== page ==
Common Sense Note
Parents need to know that The Wolfpack is a documentary about siblings who were kept inside a New York City apartment for nearly their entire lives, watching movies as their primary window to the world and re-enacting them as a means of creative expression. There's some strong language, mainly in repeated dialogue from the films of Quentin Tarantino and Martin Scorsese. These play-acting moments also contain some implied violence (fake guns, fake fighting, etc.). It's implied that the siblings' father (the one responsible for the apartment lockdown) drinks, and there are some flashbacks to the parents' courtship. Despite the unusual situation it captures, ultimately, this is a positive, warm, human documentary, so teens -- especially movie buffs -- may be drawn to it.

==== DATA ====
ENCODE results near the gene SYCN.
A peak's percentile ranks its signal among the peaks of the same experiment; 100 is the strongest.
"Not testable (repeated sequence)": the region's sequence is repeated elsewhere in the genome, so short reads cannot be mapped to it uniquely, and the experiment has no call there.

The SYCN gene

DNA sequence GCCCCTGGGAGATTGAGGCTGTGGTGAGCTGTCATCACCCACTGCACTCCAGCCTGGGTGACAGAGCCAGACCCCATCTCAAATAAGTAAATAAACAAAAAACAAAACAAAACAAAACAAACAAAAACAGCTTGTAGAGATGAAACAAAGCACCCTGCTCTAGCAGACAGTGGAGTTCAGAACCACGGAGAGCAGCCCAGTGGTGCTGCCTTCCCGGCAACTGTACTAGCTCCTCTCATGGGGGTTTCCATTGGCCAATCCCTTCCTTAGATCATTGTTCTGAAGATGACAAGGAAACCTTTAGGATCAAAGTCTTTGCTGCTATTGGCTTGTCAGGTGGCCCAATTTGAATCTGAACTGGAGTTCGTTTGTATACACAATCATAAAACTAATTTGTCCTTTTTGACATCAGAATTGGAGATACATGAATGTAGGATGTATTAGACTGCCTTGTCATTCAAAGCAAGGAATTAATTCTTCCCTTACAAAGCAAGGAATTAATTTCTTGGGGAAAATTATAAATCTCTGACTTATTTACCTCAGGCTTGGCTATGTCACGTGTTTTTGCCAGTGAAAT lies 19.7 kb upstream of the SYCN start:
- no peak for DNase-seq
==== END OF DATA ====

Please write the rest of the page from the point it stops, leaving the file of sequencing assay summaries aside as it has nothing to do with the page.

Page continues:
Brief images of a mother and father during courtship, showing affection.
Play-acted moments from violent movies -- pretend shooting, killing, etc.
Strong language, including "f--k" and "s--t," borrowed from movies by Quentin Tarantino and Martin Scorsese.
A testament to the power of creativity -- not only for an escape, but also for spiritual nourishment. Also offers a way to approach the argument that "those who would sacrifice freedom for safety deserve neither freedom nor safety." The father kept his children safe from crime on the streets, but at what cost?
Many famous movies are referenced, but it's not product placement.
Drugs / Tobacco /
Implication that the father may be a heavy drinker.